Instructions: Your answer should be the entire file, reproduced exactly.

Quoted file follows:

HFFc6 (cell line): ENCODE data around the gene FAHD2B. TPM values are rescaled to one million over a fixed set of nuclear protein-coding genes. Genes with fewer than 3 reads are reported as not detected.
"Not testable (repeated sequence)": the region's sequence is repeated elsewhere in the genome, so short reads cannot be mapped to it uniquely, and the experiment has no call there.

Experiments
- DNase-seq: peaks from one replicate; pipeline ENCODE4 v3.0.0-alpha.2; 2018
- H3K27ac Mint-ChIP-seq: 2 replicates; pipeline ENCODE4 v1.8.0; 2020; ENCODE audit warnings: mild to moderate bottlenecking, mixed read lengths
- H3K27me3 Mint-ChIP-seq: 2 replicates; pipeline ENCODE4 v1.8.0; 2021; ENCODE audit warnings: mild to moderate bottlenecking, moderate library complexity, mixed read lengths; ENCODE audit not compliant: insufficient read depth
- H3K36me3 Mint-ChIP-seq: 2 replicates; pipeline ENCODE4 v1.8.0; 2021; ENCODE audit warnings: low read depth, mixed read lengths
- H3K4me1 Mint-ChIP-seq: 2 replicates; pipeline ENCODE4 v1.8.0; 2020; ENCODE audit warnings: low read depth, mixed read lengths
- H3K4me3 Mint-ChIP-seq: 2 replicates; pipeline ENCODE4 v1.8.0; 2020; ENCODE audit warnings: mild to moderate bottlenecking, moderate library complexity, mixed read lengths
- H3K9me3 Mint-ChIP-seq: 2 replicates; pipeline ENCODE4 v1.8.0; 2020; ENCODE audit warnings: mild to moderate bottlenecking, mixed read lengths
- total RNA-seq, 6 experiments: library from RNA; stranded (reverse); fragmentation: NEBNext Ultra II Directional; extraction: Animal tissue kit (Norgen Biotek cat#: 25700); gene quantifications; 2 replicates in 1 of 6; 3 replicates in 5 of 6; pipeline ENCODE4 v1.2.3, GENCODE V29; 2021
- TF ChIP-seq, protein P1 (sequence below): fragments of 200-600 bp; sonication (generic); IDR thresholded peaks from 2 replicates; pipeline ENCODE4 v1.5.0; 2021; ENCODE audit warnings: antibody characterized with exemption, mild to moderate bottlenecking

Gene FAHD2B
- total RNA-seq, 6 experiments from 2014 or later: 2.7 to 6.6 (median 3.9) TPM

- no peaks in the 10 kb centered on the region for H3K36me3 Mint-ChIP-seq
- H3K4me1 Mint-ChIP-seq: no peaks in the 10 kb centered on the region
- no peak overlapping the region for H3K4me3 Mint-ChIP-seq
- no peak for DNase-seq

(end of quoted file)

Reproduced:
HFFc6 (cell line): ENCODE data around the gene FAHD2B. TPM values are rescaled to one million over a fixed set of nuclear protein-coding genes. Genes with fewer than 3 reads are reported as not detected.
"Not testable (repeated sequence)": the region's sequence is repeated elsewhere in the genome, so short reads cannot be mapped to it uniquely, and the experiment has no call there.

Experiments
- DNase-seq: peaks from one replicate; pipeline ENCODE4 v3.0.0-alpha.2; 2018
- H3K27ac Mint-ChIP-seq: 2 replicates; pipeline ENCODE4 v1.8.0; 2020; ENCODE audit warnings: mild to moderate bottlenecking, mixed read lengths
- H3K27me3 Mint-ChIP-seq: 2 replicates; pipeline ENCODE4 v1.8.0; 2021; ENCODE audit warnings: mild to moderate bottlenecking, moderate library complexity, mixed read lengths; ENCODE audit not compliant: insufficient read depth
- H3K36me3 Mint-ChIP-seq: 2 replicates; pipeline ENCODE4 v1.8.0; 2021; ENCODE audit warnings: low read depth, mixed read lengths
- H3K4me1 Mint-ChIP-seq: 2 replicates; pipeline ENCODE4 v1.8.0; 2020; ENCODE audit warnings: low read depth, mixed read lengths
- H3K4me3 Mint-ChIP-seq: 2 replicates; pipeline ENCODE4 v1.8.0; 2020; ENCODE audit warnings: mild to moderate bottlenecking, moderate library complexity, mixed read lengths
- H3K9me3 Mint-ChIP-seq: 2 replicates; pipeline ENCODE4 v1.8.0; 2020; ENCODE audit warnings: mild to moderate bottlenecking, mixed read lengths
- total RNA-seq, 6 experiments: library from RNA; stranded (reverse); fragmentation: NEBNext Ultra II Directional; extraction: Animal tissue kit (Norgen Biotek cat#: 25700); gene quantifications; 2 replicates in 1 of 6; 3 replicates in 5 of 6; pipeline ENCODE4 v1.2.3, GENCODE V29; 2021
- TF ChIP-seq, protein P1 (sequence below): fragments of 200-600 bp; sonication (generic); IDR thresholded peaks from 2 replicates; pipeline ENCODE4 v1.5.0; 2021; ENCODE audit warnings: antibody characterized with exemption, mild to moderate bottlenecking

Gene FAHD2B
- total RNA-seq, 6 experiments from 2014 or later: 2.7 to 6.6 (median 3.9) TPM

- no peaks in the 10 kb centered on the region for H3K36me3 Mint-ChIP-seq
- H3K4me1 Mint-ChIP-seq: no peaks in the 10 kb centered on the region
- no peak overlapping the region for H3K4me3 Mint-ChIP-seq
- no peak for DNase-seq